The size of the orifice controls the flow rate and pressure drop as the pressurized water enters the water 28 held in the tank. A pressure gauge 54 connected in parallel with the branch pipe 44a provides a measure of the flow through each outlet pipe into the associated region 25. In operation, each of the end wheels 50 is adjusted until the pressure drops for each outlet 54 is the same and therefore the same volume of pressurized water added to each region 19 is the same. When the pressures are equalized, the adjustment can be locked by securing the hand wheel 50.
The valve 46 also produces a lateral sheer force as the pressurized water traveling down the pipe 44d strikes the upper surface of the pipe 46a and undergoes a sharp change in direction. The sheer forces thus generated are important in releasing the air dissolved in the pressurized water as microscopic bubbles.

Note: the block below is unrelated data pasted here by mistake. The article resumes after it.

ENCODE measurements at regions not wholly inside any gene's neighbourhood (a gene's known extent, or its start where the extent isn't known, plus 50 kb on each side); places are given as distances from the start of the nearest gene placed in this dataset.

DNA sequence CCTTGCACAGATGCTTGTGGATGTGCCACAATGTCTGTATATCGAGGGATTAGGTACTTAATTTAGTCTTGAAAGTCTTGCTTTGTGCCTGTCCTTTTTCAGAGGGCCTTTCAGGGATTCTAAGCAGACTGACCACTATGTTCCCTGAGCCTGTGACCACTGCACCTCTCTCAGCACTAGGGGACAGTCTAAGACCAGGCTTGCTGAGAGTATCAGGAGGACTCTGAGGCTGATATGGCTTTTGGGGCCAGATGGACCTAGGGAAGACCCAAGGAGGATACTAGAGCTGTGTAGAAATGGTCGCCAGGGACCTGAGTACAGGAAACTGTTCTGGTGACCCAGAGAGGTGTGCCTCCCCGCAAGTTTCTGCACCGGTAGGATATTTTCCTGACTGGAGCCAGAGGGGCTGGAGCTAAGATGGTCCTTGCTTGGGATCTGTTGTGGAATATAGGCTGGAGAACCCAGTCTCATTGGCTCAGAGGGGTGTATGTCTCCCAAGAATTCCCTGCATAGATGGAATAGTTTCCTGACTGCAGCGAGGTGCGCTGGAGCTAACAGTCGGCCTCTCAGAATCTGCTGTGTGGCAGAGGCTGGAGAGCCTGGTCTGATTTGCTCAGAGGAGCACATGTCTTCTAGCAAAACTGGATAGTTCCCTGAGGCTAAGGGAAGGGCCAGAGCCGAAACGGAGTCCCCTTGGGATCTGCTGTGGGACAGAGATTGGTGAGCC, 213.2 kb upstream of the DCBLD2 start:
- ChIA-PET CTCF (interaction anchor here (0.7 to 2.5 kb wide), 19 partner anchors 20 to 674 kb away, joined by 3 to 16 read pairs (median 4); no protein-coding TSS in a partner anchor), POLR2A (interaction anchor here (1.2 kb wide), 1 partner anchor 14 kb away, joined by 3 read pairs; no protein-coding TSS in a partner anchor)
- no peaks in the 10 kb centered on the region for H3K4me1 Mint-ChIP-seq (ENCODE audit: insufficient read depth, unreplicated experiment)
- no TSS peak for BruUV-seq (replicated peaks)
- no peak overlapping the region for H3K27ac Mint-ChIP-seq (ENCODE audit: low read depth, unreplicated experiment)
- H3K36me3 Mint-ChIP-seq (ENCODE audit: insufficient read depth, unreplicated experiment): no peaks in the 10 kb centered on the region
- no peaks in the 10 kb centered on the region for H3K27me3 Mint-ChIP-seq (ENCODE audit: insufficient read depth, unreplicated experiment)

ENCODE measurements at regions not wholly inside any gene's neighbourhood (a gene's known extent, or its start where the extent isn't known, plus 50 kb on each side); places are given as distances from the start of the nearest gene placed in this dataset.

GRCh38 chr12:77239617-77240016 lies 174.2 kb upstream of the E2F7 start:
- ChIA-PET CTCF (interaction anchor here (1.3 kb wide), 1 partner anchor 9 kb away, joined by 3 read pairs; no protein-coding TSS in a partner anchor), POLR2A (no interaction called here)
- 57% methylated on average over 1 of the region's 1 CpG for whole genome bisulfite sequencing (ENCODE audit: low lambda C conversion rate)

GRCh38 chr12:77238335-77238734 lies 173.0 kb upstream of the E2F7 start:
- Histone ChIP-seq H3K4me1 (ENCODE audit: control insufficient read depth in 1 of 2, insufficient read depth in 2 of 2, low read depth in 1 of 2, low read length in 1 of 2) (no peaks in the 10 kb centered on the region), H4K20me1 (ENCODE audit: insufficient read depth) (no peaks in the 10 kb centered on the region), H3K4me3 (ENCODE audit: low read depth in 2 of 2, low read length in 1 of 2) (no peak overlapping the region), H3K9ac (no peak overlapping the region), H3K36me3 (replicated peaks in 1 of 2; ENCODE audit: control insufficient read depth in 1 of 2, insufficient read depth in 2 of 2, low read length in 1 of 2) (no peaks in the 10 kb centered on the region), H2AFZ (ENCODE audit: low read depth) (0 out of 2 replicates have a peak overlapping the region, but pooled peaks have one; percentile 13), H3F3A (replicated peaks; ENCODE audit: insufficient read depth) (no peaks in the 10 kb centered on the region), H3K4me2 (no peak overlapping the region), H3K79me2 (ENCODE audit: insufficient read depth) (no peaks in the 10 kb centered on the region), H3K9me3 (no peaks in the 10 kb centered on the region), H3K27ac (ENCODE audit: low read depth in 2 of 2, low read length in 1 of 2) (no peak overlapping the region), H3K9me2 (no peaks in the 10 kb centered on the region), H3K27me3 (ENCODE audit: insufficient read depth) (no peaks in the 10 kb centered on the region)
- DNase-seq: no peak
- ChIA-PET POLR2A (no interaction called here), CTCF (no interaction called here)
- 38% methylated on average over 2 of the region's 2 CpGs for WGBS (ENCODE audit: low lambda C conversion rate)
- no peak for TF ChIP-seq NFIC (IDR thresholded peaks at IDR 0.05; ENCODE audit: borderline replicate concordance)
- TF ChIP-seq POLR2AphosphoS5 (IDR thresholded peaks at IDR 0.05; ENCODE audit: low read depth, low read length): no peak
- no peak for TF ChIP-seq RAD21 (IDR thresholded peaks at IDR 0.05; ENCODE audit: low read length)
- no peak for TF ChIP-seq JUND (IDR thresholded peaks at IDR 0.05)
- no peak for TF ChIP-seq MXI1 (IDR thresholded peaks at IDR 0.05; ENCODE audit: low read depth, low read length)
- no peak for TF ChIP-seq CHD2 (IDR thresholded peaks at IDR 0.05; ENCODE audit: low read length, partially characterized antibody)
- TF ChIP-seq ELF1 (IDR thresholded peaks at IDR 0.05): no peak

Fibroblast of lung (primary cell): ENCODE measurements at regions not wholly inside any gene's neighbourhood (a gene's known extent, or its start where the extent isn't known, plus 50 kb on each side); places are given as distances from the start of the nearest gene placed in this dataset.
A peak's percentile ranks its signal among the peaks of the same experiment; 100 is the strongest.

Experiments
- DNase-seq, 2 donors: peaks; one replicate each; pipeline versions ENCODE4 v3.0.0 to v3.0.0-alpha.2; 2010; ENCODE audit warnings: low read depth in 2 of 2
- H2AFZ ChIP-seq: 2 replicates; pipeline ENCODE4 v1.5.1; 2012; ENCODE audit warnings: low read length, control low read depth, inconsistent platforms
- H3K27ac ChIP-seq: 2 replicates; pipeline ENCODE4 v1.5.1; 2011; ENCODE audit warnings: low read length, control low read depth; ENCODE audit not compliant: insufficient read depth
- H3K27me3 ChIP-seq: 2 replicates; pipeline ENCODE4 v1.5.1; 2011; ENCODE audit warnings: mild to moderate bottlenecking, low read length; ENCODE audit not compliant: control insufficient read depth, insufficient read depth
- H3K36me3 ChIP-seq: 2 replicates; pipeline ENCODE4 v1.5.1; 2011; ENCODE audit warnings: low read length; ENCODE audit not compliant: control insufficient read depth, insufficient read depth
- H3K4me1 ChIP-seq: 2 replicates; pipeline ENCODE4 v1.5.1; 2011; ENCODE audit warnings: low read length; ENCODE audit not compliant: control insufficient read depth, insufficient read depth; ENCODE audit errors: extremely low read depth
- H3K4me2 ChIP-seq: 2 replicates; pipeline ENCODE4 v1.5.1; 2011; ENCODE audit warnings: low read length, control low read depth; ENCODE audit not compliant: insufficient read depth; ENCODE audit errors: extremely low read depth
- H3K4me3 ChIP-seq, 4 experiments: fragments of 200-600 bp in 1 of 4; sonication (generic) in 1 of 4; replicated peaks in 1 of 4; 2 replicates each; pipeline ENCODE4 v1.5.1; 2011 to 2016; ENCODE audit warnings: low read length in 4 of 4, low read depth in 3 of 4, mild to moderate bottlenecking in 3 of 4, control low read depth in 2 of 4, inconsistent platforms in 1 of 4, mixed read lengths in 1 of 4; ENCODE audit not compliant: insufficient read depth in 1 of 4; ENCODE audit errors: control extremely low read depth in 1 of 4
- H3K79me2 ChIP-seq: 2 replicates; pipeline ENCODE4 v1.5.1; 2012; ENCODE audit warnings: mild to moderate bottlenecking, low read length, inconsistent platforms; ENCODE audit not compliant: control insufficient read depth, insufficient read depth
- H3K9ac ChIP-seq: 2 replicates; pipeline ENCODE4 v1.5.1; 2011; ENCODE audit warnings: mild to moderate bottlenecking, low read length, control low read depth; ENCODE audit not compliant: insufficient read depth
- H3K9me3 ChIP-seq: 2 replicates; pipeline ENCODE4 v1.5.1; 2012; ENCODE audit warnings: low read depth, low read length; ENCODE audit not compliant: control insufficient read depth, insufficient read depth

As the air bubbles generated at the orifice 52 rise upwardly along the inclined flow paths in each of the regions 25 they produce a rising stream of flocculating particles that attach to the air bubbles in a manner well known in the art. When the air bubbles reach the surface 100, they form a floating sludge layer 56 (FIG. 12A). The layer is removed mechanically using the rotating scoop 22 which is generally of the construction described in U.S. Pat. No. 4,184,967. It has a central discharge pipe 22a, a set of rotating, curved scoop blades 22b (two as shown) secured to the scoop, and openings 22c in the central discharge pipe 22 which allow the sludge collected by the scoop to enter the discharge inlet 22a. In the "Supracell" embodiment shown in FIGS. 1-3, the sludge collection enters in a funnel shaped receptacle 58 which directs the sludge to a vertically oriented discharge pipe 60 passing through the floor of the tank. A certain percentage of the particulate contaminants flocs are sufficiently heavy that they do not rise to form a floated sludge. The sludge settles to the bottom of the flotation tank where it is scraped during the rotation of the sludge in the immersed plate assembly secured to the carriage into a compartment 14c which is drained periodically to remove the accumulated sludge.